Maxfind, a Chinese brand that has been around since the beginning of time. A brand that delivers budget boards in nice packages for casual eskaters, but has always been ignored by eskate enthusiasts, as their price vs value proposition was not as high as the other Chinese brands. If you have read my previous takes on Chinese brand, you might have sensed that I hated the brand, that’s because their product and marketing strategies made me feel that they are just preying on the less informed buyers.
Well, that idea of mine has been shaken up with the new lineups that Maxfind introduced awhile ago, and today, we are going to talk about the Maxfind Max 4 Pro.
Maxfind Max 4 Pro
The specs are the least interesting part of the Max 4 Pro, so we’ll just quickly run through them.
- Top Speed: 26mph/ 42kmh
- Range: 15mil/ 25km (4.4AH Samsung 22p, 10s2p)
- Weight: 16lbs/ 7.5kg
- Charge Time: 120min
- Price: 619USD with shipping included. (Ships from USA or China)
- Features: IP65 Waterproof, hot-swappable battery, remote with telemetry, swappable PU-sleeves
Wait a second. You might be saying, “all the numbers sound like a typical entry-level board, EXCEPT that last one. The price!” Yes, the Max 4 Pro is retailing $200 pricier than your typical entry-level budget board, so what is Maxfind doing to justify the price?
Max 4 Pro is not actually, not your typical eskate, it’s more like a Drive Kit
First, the Maxfind Max 4 Pro is actually not a regular eskate, instead, it is a removable drive kit, marketed with a complementary deck. They are selling the DIY drive kit for $569. Drive kits that are designed to be slapped on any deck and instantly turn them into an Eskate have always been pricier. Mellow, Unlimited, Revel. All pricey.
The battery is hot-swappable
The Max 4 Pro comes with all the benefits of being a drive kit. It has an easy hot-swappable battery, you just need to undo a thumbscrew, and voila, the battery can just slide out. Maxfind also included an extra charging cable to charge the battery separately, which is a nice touch too!
The second justification of the price is that the Max 4 Pro is waterproofed. (IP X7 on the ESC, and IP65 on both the battery and hub motors). I don’t know how much faith you can put into any eskate company’s IP rating claims, but at least you don’t have to worry if you accidentally spill coffee on it.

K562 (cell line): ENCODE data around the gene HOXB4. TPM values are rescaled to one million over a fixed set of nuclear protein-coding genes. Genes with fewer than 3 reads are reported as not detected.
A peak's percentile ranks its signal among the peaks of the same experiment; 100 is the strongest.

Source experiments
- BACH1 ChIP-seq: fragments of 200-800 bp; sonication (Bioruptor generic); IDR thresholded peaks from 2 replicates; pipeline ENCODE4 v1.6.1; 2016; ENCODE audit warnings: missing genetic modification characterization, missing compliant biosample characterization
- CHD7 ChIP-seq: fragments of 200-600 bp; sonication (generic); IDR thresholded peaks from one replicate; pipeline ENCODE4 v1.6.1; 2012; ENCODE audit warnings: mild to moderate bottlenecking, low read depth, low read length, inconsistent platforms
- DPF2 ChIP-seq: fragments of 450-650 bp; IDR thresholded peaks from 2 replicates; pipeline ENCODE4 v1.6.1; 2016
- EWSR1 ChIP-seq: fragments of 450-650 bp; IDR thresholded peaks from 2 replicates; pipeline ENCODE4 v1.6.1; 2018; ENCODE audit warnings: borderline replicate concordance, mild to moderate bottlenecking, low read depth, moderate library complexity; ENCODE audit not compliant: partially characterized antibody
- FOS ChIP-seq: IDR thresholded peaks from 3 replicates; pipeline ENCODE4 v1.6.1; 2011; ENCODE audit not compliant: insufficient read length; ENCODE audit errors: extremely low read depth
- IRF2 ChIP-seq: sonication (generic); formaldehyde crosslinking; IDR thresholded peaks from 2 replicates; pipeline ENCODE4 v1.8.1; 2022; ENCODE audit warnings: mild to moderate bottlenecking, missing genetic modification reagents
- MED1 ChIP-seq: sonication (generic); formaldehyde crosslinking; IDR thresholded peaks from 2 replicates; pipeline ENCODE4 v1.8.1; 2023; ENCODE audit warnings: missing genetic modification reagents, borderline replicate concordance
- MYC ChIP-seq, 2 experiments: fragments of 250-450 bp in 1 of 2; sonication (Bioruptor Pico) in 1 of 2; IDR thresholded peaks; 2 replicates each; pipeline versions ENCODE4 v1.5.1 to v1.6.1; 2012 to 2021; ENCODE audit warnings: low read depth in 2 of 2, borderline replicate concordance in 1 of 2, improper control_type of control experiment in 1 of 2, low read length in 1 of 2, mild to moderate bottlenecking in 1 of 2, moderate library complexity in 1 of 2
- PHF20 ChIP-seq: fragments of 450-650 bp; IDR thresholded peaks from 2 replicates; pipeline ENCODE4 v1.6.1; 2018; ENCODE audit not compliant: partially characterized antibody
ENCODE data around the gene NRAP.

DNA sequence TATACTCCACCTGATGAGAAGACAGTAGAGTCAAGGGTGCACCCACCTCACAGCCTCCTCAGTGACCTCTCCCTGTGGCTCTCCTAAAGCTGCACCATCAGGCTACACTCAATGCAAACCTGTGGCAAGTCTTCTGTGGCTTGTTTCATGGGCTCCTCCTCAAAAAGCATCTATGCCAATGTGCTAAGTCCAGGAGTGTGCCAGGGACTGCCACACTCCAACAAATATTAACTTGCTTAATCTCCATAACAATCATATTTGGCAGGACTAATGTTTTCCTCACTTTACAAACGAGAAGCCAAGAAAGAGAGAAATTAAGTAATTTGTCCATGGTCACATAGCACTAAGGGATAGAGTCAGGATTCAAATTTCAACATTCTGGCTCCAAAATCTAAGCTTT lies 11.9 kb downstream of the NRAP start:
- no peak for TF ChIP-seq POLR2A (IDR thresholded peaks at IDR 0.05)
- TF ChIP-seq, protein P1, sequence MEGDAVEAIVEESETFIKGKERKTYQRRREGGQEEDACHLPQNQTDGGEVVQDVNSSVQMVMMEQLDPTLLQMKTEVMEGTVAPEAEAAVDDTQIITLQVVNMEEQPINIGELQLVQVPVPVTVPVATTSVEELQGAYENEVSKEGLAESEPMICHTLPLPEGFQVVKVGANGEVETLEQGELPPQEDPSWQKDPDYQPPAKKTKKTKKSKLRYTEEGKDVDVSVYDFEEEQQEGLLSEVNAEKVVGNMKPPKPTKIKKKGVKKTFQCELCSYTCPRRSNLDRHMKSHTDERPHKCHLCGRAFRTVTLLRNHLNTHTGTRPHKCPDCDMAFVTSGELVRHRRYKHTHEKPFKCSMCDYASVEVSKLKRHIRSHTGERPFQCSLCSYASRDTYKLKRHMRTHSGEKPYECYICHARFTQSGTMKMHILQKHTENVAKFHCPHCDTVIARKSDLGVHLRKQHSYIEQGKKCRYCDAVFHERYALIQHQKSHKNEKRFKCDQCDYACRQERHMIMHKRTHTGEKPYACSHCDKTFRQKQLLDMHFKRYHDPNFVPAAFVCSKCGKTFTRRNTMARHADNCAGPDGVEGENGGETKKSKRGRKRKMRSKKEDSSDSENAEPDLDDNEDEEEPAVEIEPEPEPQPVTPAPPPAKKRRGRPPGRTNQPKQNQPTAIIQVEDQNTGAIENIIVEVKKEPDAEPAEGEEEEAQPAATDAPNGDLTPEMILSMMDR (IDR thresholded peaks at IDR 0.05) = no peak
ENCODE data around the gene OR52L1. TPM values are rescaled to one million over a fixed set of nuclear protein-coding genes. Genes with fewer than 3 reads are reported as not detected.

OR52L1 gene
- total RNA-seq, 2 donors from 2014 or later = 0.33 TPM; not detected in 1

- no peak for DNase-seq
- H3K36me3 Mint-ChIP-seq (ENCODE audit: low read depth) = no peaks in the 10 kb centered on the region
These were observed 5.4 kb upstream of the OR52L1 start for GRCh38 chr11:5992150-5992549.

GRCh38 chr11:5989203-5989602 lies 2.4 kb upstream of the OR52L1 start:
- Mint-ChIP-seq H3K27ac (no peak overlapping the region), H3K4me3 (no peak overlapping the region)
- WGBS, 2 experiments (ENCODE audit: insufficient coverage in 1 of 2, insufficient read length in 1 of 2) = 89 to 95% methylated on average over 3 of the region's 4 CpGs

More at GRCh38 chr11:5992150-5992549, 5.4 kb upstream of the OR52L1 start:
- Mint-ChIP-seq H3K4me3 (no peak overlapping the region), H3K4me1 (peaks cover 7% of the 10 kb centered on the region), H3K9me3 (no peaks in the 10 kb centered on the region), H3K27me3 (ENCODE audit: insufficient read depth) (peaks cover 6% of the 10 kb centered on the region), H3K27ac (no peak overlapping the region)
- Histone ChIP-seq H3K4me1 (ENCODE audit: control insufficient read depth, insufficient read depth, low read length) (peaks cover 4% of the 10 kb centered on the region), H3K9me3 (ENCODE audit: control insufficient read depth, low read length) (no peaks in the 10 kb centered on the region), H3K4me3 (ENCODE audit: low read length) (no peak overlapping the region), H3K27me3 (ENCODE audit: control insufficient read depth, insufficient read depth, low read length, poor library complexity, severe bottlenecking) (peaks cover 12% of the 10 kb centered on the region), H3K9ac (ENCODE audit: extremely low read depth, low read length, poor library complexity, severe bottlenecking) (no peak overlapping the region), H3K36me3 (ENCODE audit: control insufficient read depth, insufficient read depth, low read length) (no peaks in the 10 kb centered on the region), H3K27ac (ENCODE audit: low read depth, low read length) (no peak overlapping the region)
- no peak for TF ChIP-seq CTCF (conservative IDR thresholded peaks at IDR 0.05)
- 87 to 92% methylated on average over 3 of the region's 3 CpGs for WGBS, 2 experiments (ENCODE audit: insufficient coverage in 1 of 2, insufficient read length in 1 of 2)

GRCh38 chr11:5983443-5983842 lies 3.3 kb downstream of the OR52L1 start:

It’s pretty well polished
Finally, Maxfind did show their manufacturing prowess and gave their boards a good polish. The Max 4 Pro is beautifully packaged, and it’s 8 ply maple deck with carbon fiber coating is just beautiful. It uses a metal enclosure. The trucks, bushings, and bearings are not branded but look high quality nonetheless.
Premium = Customer service?
In Maxfind’s case, I’m not sure about that. It’s not to say that the company has any bad reputation, it just that I have never heard anyone singing their praises, and for a brand that’s been out there for so long, there should really be people singing their praises.
Field test: (Did all this translate into good ride feel?)
The 8-ply maple deck is flat, without concave, but still does a good job keeping my feet comfortable. It has only a mild flex in it, which helps maintain stability, but unfortunately does not improve vibration.
Acceleration and braking are intuitive and smooth, as expected from a Hobbywing ESC. Maxfind did make some adjustments, however, especially on the braking for the Max 4 Pro. Unlike generic Hobbywing ESCs, which traditionally have dangerously weak brakes, the strength and smoothness on the Max 4 are exactly how we like it.
Carving on these pairs of Caliber II clones is a pretty great experience, and fairly stable, even when riding at top speed.
The removable battery pack is made of 4.4AH Samsung 22P cells in 10s2p configuration. It has a marketed range of 15miles (24km) but – our range test got us to only 11.5 miles (18.5km) riding in top mood throughout. I know, the result surprised no one as these are pretty standard numbers for most 4AH entry-level board.
We hit the 26mph (40kmh) top-speed, which surprised no one. After all, the Max 4 Pro has a pair of 750W hub motors (with removable sleeves) and that’s stronger than most entry-level and mid-range hubs. The stronger hubs did translate to our ride when it comes to conquering rougher terrain and hills.
By the way, I like how most boards have bigger wheels now. The board uses large 96mm wheels, which are safer for beginners but can also help ease the vibration on rough roads. We’ve said that Max 4 Pro wasn’t GREAT when it comes to handling vibration, so imagine how much worse it would be if they chose to use the 80mms on it.
Max 4 Pro is still not about price vs value proposition. Think of it this way –
For $619, you get a package that:
- Shares the same spec with regular $400 entry-level eskate, but
- Hot-swappable battery,
- Easy deck swap (It’s a drive kit!)
- Slightly better ride feel (and torque)
- Better polish
I’d say it’s worthy of the price.
All in all, the Max 4 Pro is a nice board that we enjoyed, but I suspect that many buyers would opt for the $569 Drive Kit Pro, as it’s actually the real MVP here.
If you are interested in buying a Maxfind, be sure to check out our affiliate discount link here and uses code: “ESKATEHQ” during check out.
It will help you get a small monetary discount and helps us out too. On top of that, you’ll be tagged as an Electric Skateboard HQ customer and probably be treated better. Cheers!
Oh, one Quick note on Max 4 normie (AKA not Pro)
The Maxfind 4 standard (without the ‘Pro’) is $100 cheaper, but it has weaker hubs, smaller 90mm wheels, and a generic Hobbywing ESC without the OLED Remote. Just think of it as your typical Hobbywing budget board with a $100 price premium for also being a drive kit and having good polish.